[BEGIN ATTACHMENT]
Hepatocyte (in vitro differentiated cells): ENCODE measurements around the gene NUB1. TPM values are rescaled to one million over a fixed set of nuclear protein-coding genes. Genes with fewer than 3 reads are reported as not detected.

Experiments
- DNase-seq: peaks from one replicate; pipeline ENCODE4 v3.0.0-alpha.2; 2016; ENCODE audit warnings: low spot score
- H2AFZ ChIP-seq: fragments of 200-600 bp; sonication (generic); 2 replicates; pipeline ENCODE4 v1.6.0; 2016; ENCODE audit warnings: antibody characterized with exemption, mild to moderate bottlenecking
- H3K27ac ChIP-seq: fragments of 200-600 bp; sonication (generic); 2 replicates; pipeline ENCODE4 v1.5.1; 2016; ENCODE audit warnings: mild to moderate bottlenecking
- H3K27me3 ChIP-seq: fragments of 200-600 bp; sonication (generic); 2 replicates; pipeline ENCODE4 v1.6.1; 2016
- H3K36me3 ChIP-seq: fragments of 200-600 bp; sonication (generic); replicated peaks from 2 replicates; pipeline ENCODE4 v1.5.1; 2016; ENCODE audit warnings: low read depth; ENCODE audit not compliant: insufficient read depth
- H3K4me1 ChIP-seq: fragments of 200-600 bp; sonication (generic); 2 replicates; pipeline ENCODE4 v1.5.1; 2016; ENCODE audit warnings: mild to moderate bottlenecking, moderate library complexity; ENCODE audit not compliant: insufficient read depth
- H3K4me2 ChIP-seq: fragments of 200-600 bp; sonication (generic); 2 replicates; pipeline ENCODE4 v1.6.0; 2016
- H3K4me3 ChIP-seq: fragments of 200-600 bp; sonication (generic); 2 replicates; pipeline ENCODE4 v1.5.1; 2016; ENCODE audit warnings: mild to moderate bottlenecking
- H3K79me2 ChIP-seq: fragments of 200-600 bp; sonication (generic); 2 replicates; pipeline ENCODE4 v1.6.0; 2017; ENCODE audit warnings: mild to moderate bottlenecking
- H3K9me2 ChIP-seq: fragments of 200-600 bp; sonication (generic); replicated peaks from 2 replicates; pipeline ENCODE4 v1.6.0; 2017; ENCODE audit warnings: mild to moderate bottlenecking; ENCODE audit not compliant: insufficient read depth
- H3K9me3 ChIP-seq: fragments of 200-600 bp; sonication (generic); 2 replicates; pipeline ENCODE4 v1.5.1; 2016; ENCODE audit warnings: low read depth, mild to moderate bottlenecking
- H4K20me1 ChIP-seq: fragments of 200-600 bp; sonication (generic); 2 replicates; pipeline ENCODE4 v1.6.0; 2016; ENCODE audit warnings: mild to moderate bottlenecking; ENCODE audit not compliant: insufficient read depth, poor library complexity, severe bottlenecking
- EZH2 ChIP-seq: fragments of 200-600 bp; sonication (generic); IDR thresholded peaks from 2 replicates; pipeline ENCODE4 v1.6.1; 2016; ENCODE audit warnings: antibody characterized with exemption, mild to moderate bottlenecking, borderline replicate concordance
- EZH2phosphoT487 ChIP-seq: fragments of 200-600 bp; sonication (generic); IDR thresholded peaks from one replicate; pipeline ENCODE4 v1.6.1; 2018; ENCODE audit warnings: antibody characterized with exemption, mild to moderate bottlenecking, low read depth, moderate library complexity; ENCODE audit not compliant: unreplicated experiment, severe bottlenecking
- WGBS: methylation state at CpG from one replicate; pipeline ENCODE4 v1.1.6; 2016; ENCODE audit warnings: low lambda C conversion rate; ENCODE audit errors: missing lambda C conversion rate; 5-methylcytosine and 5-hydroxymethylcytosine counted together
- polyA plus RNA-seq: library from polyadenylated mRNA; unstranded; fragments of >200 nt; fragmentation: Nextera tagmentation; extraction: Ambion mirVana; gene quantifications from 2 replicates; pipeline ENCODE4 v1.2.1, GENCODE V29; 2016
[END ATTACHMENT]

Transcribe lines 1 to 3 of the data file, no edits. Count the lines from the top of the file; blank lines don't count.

Hepatocyte (in vitro differentiated cells): ENCODE measurements around the gene NUB1. TPM values are rescaled to one million over a fixed set of nuclear protein-coding genes. Genes with fewer than 3 reads are reported as not detected.

Experiments
- DNase-seq: peaks from one replicate; pipeline ENCODE4 v3.0.0-alpha.2; 2016; ENCODE audit warnings: low spot score